Scot hopes a full winter on the mud will help set him up for 2019 marathon debut
Luke Traynor is targeting his first full cross-country season as he looks to make an impact for GB and also set himself up for a marathon debut next autumn.
The 25-year-old has been in fine form on the roads this year, with his 28:31 10km and 61:57 half-marathon PBs ranking him third on both Scottish all-time lists.
He made his senior debut for Great Britain at the IAAF World Half Marathon Championships in Valencia in March, where he placed 38th overall and second Brit, and now hopes to pull on the GB vest three more times over the winter.
His first goal is December’s European Cross Country Championships in Tilburg, before the Simplyhealth Great Stirling XCountry in January and then the IAAF World Cross Country Championships in Aarhus in March, should British Athletics decide to send senior teams to Denmark.
“I want to focus on competing well in a Great Britain vest this cross-country season,” explains Traynor, who ran for GB as an under-23 at the 2015 Euro Cross and a junior at the 2012 edition.
“This is going to be my first big cross-country season so I want to do a full season and take in the Europeans and the World Cross.
“The fact that next year is a World Cross Country year and that it’s fairly local over in Denmark, that’s a big reason for choosing to do the full season. The other thing for me is that I’ll probably look to train for a marathon starting in the summer, so it fits to really focus on cross-country and then take a bit of time off and then build back up to the marathon build for the rest of the year.”
“I want to focus on competing well in a Great Britain vest this cross-country season”
After being based in the US and a spell at Tulsa University, Traynor has now settled back in Scotland where he is working with Robert Hawkins – father and coach of Callum and Derek – as he works toward his debut over 26.2 miles, which will probably happen in Frankfurt in a year’s time.
“My reason behind that was to work with the best marathon coach possible,” says the Glasgow City athlete on his training set-up switch. “I am committing to this marathon build. Everything is going brilliantly so far.”
Cross-country forms a big part of his preparations and Traynor believes there’s great benefit to getting stuck in on the mud.
“I think doing a full cross-country season is huge in terms of putting down a strong enough base to carry you through track season and then back into the roads at the end of the year,” he says. “It creates such a strong endurance base that you can’t really get from doing an indoor season or just focusing on winter training alone.
“You get athletes like Laura Muir and Callum Hawkins that will do some form of cross-country season and it sort of emphasises to everybody else that cross-country is super important, it’s all about building a really strong base for the rest of the year.”
Traynor would like to see the prestige of the discipline’s global showpiece receive recognition, too, by way of GB sending senior squads to the next edition.
Ahead of the 2017 World Cross, British Athletics made the decision to hold an official trial just for junior team places, with senior athletes earning selection only if they were considered capable of finishing in the top 30 at either that edition or in future years, or where there was considered potential to win a team medal.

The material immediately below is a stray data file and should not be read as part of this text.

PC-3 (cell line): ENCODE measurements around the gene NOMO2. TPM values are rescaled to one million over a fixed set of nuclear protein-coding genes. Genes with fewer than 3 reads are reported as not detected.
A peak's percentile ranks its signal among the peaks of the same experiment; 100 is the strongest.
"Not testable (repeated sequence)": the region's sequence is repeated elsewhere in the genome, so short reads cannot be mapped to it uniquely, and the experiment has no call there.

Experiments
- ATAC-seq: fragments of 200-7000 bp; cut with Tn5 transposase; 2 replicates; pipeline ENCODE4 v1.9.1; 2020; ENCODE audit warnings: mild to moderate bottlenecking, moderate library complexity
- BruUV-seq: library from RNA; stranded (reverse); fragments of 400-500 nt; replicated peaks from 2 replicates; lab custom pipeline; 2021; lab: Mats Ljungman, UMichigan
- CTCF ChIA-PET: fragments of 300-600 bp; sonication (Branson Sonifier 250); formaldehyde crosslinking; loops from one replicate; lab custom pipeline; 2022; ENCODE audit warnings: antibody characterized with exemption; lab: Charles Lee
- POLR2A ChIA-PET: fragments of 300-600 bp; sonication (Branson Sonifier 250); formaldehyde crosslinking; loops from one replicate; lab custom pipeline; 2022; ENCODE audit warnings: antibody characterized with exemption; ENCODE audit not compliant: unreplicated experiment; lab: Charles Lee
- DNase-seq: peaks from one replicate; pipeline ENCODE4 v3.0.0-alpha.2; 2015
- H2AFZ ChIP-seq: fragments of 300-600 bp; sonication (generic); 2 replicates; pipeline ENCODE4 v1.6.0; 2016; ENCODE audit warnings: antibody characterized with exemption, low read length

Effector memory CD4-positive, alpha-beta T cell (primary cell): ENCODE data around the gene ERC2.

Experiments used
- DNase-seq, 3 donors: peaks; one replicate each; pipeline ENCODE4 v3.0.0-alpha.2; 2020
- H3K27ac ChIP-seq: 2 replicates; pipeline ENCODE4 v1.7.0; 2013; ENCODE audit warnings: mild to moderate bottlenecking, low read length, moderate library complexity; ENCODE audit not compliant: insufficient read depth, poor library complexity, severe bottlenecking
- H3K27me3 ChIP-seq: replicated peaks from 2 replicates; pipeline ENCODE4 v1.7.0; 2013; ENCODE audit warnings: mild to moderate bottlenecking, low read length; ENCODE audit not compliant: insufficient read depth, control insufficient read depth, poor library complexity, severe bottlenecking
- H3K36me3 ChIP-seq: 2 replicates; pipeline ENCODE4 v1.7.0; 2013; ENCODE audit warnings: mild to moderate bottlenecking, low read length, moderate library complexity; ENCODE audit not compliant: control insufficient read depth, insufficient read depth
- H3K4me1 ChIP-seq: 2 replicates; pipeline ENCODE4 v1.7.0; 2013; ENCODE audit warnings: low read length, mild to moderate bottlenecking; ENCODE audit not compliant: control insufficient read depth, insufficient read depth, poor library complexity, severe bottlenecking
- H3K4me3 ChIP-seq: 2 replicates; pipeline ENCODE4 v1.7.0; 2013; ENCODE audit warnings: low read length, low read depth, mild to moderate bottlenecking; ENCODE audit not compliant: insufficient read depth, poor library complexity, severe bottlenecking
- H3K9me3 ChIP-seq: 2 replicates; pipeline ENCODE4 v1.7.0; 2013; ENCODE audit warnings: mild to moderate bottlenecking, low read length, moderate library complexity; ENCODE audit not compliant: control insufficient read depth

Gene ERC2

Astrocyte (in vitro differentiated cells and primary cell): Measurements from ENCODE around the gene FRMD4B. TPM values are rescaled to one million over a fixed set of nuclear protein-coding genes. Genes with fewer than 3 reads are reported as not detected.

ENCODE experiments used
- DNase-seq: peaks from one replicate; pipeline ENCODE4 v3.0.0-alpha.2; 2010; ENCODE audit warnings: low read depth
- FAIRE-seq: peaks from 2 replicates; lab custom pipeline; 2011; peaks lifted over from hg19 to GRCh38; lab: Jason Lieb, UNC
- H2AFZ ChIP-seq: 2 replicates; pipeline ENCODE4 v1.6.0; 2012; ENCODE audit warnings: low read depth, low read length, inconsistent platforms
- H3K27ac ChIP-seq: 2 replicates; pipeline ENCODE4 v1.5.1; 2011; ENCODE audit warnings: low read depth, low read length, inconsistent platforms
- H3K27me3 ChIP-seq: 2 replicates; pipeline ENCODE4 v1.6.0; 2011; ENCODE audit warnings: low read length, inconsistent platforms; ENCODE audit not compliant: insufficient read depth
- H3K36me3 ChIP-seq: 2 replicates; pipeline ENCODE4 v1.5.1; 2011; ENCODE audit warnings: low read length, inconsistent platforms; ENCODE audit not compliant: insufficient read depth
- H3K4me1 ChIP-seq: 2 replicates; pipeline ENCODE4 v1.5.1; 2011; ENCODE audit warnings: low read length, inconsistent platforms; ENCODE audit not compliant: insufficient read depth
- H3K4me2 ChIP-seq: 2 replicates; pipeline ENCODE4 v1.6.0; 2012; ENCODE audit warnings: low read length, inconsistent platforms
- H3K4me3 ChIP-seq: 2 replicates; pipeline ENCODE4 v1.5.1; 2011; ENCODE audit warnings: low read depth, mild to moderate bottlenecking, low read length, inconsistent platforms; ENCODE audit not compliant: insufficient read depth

A four-strong senior women’s team was sent to Kampala but at the time British Athletics said that many of the senior men in contention for team places had declined the opportunity.
“I think doing a full cross-country season is huge in terms of putting down a strong enough base to carry you through track season and then back into the roads”
While the GB selection policy for next year’s World Cross is still yet to be released, AW understands that the UK Inter-Counties Championships in Loughborough on March 9 will again incorporate the official trial for primarily the under-20 teams.
“I wish the powers that be, as it were, were more clear and transparent with their stance on the senior team,” Traynor says. “I know they have committed to the junior teams but I personally feel that they should be committing to sending a senior team to the World Cross Country, whether it’s their A team or whether it isn’t their A team. I don’t think it sends out a great message to the younger athletes and athletes like myself and others that are coming through and wanting to commit to cross-country.
“I think it’s so important for everybody else that is a fan of cross-country – it is a sport in itself – to see that there’s a Great Britain team going to the pinnacle of cross-country. All you can do is run as well as possible in the races leading up to it and hope for the powers that be to sort of see sense and send a team to the event.”
The races Traynor is targeting in the lead-up include the Scottish National, as well as the international Great XCountry, which moves to Stirling after being held in Edinburgh for more than a decade and will take place alongside the new mass-participation Simplyhealth Great Stirling Castle Run.
“Going through the age-groups (when the event was held in Edinburgh), it was always super cool – we could run our junior races in the morning and then everybody would hang about, sometimes for hours and sometimes in terrible weather, to see the elite athletes,” Traynor remembers.
“It’s a bit more of a relaxed elite race so athletes were always a bit more friendly and willing to take pictures with the junior athletes. It was always one that as a junior runner you always aspired to compete in the elite event at some point in the future.
“I’m glad that this elite cross-country event has stayed in Scotland. It’s great for Scottish running.”